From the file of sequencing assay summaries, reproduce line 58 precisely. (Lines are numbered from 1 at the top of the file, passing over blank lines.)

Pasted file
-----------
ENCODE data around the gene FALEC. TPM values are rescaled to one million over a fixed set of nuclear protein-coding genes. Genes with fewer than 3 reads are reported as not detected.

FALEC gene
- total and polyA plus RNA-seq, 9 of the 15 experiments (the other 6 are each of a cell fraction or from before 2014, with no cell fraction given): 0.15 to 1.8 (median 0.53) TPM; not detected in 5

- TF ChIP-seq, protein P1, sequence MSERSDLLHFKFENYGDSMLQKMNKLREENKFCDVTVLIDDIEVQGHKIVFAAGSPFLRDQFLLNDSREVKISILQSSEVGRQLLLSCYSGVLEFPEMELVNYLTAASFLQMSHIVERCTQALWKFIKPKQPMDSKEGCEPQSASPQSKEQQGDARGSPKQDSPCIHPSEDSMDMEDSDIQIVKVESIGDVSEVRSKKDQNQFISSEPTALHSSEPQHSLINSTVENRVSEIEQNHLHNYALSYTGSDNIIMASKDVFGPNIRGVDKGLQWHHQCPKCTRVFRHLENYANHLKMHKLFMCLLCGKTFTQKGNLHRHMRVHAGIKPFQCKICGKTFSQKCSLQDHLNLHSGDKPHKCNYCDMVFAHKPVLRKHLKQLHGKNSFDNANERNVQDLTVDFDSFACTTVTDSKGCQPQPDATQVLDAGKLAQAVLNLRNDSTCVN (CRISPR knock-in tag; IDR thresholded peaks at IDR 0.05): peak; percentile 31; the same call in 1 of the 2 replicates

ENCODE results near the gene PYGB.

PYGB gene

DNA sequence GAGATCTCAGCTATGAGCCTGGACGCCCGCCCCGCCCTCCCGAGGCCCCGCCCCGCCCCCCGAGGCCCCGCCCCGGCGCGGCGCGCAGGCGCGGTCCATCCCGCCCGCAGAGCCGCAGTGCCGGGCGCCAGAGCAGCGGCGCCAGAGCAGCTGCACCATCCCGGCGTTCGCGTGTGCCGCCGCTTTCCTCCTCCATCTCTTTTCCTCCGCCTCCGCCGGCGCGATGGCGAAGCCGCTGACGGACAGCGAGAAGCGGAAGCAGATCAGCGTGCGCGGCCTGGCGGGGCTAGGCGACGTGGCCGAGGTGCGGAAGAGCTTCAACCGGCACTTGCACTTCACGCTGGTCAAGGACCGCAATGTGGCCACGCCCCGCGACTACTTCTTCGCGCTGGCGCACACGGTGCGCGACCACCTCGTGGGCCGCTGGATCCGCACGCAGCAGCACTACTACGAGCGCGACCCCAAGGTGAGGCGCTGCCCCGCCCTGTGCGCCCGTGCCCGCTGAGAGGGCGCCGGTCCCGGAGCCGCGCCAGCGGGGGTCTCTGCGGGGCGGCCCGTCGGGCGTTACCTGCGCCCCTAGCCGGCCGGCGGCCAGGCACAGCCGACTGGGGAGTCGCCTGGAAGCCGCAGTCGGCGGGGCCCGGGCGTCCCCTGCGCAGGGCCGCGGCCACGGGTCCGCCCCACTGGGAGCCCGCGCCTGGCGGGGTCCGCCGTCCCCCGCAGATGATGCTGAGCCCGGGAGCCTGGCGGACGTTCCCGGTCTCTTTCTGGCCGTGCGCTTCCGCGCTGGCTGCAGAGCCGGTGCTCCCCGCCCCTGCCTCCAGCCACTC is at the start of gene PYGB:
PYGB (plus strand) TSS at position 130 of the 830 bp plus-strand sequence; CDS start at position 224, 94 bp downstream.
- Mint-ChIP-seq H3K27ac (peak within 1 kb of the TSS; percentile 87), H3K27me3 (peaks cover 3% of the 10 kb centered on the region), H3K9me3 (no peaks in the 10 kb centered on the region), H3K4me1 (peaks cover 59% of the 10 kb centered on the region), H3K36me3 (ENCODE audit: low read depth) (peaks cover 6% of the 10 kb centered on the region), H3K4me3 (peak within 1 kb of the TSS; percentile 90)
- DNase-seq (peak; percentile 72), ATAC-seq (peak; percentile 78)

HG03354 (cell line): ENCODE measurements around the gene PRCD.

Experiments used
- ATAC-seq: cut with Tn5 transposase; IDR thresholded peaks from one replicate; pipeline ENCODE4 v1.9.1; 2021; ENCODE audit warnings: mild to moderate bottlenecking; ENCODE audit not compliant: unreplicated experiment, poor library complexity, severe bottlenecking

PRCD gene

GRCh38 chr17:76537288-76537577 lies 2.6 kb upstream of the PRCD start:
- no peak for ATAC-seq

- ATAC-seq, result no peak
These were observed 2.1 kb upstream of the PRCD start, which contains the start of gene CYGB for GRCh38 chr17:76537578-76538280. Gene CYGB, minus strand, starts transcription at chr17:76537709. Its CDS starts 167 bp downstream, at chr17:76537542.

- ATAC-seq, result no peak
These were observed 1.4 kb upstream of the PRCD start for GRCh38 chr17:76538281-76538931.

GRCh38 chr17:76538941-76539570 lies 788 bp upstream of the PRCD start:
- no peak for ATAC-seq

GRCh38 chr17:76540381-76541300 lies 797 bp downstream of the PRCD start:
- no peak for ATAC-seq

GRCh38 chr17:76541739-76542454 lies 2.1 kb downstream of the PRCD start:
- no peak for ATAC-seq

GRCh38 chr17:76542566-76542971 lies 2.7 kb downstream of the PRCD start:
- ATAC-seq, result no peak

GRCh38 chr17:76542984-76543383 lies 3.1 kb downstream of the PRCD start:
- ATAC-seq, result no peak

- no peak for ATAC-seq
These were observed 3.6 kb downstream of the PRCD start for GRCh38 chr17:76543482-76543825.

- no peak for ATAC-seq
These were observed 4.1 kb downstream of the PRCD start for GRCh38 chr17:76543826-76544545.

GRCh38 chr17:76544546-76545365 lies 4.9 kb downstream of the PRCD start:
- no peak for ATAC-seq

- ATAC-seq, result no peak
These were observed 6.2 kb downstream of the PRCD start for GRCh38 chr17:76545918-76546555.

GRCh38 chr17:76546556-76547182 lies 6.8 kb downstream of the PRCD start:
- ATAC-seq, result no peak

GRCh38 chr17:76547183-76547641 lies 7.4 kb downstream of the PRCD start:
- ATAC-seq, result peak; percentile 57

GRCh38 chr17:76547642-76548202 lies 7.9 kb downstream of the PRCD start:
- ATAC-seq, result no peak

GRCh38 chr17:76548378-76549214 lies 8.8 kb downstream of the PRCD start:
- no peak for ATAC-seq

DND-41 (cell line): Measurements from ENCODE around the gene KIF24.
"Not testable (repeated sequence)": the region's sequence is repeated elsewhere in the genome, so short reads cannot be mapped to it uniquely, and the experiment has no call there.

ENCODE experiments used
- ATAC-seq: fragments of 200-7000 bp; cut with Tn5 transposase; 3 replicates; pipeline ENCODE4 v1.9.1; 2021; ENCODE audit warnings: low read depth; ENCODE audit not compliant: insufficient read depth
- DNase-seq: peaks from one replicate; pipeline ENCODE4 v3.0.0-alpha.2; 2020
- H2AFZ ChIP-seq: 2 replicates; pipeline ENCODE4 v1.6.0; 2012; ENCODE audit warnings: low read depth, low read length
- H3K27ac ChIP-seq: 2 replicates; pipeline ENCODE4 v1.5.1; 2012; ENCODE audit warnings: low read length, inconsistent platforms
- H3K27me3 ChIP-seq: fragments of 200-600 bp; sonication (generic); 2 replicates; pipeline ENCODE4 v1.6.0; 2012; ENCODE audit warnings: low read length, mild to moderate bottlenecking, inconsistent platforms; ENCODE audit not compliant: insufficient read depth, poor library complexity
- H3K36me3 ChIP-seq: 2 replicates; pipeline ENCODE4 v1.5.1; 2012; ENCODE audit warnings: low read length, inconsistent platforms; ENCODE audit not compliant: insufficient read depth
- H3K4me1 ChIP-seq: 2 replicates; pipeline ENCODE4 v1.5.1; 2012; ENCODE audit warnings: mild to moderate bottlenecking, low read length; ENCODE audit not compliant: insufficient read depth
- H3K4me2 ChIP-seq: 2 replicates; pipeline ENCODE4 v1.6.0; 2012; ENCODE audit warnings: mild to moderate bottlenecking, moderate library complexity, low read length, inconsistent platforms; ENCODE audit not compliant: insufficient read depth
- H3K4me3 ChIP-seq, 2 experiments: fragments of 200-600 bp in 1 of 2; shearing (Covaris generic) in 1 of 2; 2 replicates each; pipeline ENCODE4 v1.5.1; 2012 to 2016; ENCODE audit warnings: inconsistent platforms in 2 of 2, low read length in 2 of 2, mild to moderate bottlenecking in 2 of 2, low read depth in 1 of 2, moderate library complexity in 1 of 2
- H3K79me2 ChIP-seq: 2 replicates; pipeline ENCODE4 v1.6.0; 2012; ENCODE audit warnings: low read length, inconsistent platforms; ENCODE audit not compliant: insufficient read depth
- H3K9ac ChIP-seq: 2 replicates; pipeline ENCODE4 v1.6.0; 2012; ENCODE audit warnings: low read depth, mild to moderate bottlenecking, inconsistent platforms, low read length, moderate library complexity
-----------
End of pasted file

- H3K4me3 ChIP-seq, 2 experiments: fragments of 200-600 bp in 1 of 2; shearing (Covaris generic) in 1 of 2; 2 replicates each; pipeline ENCODE4 v1.5.1; 2012 to 2016; ENCODE audit warnings: inconsistent platforms in 2 of 2, low read length in 2 of 2, mild to moderate bottlenecking in 2 of 2, low read depth in 1 of 2, moderate library complexity in 1 of 2